Over 40 courses taught at the University of Nairobi are at the verge of being scrapped in the renewed effort to reform varsity education in the country.
According to reports by The Standard, some of the courses had not attracted any students for the last five years.
The courses are listed in a document dubbed Rationalisation of Academic Programmes which has since been tabled before the University Senate.
The document, which comprises recommendations made from over 10 faculties, outlines that courses to be dropped were either duplicated or have since been replaced.
Following the recommendation, faculties and schools touched will now have to defend why any of the courses must be retained in the university programmes list.
The marked courses cut across certificates, diploma, bachelors, masters and PhD, with the most-affected coming from these departments: agriculture, mathematics, population studies and research institute, nursing science, translation and interpretation, biological sciences, African women studies, arts, institute of anthropology, gender and African studies and physical sciences.
“Consequently, the university has undertaken to rationalise programmes and review or revise curricula to comply with the Commission for University Education (CUE) standards and guidelines,” reads the document.
In the Faculty of Agriculture, the PhD in Agriculture has been marked as one of the programmes to be scrapped.
Three programmes in the School of Mathematics are also on the list of the not so popular programmes. They are BSc in Industrial Mathematics, PhD in Applied Statistics and PhD in Mathematics.
The School of Biological Sciences is also affected, with its nine programmes being on the list. These include three courses under Open Distance and e-Learning (OdeL). They are BSc in Microbiology and Biotechnology, BSc in Biology, BSc in Environmental Conservation and Natural Resources Management.
Others are MSc in Agriculture Entomology, MSc in Medical and Veterinary Entomology, PhD in Applied Microbiology, PhD in Plant Ecology, PhD in Terrestrial Plant Ecology and PhD in Aquatic Plant Ecology.
The School of Physical sciences is among the faculties with the highest programmes set to be scrapped. The figures stand at 17.
The courses include Certificate in Chemistry, BSc in Chemistry, Bachelor of Science, BSc in Environmental Geoscience (code 117 and 127), and Postgraduate Diploma in Environment and Natural Disaster Management.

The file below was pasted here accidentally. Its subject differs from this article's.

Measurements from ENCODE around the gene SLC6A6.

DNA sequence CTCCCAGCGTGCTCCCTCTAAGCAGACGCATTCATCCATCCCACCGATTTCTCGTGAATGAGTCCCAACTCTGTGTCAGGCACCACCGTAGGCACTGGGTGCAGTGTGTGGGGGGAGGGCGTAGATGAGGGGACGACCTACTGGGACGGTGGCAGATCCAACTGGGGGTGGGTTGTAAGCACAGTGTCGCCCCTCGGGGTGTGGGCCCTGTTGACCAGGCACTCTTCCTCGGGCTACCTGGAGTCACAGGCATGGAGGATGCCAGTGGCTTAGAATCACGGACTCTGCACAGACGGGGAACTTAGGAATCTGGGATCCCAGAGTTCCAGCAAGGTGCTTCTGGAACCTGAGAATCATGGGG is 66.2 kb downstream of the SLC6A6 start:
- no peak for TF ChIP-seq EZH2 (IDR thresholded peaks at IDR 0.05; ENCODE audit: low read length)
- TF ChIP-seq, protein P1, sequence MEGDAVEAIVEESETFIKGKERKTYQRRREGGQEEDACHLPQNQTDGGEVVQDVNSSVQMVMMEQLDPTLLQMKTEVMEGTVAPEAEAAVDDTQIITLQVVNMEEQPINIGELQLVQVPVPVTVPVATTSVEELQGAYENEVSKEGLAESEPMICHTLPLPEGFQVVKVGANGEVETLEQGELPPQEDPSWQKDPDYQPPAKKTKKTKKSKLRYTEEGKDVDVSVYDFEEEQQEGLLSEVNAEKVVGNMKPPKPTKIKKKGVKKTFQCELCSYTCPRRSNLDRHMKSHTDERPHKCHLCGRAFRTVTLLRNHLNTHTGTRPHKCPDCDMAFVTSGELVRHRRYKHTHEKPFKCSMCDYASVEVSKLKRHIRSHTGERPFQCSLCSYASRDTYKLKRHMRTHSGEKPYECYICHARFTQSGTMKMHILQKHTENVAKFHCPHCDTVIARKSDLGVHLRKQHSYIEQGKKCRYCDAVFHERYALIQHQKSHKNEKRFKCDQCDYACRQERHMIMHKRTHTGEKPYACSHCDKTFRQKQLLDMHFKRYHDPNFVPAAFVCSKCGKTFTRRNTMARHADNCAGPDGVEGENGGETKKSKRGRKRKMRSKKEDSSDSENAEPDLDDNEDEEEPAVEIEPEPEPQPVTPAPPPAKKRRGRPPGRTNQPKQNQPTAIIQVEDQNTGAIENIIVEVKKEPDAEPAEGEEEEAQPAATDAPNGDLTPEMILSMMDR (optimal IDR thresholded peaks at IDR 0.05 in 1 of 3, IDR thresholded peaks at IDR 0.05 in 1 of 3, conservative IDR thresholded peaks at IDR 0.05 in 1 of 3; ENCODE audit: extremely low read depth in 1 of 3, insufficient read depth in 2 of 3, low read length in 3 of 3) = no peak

BSc in Microprocessor Technology and Instrumentation, BSc in Astronomy and Astrophysics, Bachelor of Science (atmospheric science) and PhD in Environmental Chemistry are also on the list.
Others are four masters programmes; Master of Science in Environmental and Analytical Chemistry, Master of Science in Pure Chemistry, Master of Science in Inorganic Chemistry and Master of Science in Organic Chemistry and BSc in Environmental Chemistry (code 143 and code 143m3).
Diploma in Water Resources Management, Diploma in Strategic and Security Studies, post graduate Diploma in Labour Relations, postgraduate Diploma in Armed Conflicts, postgraduate Diploma in Advance Disaster and postgraduate Diploma in Security Studies will be dropped in the Faculty of Arts.
In the Institute of Anthropology, Gender and African Studies, three postgraduate diploma courses will be scrapped. These are postgraduate Diploma in Cultural Studies, postgraduate Diploma in Heritage Management and postgraduate Diploma in Gender and Development Studies.
The move to drop the courses follows a tough directive by Education Cabinet Secretary George Magoha on universities to rationalise university programmes.
The CS gave the universities two week to make the tough decisions that are also deemed to affect university staff.
Tough-talking Magoha asked public universities vice chancellors to recommend which of their universities and constituent colleges should be merged or shut down in the major reforms plan.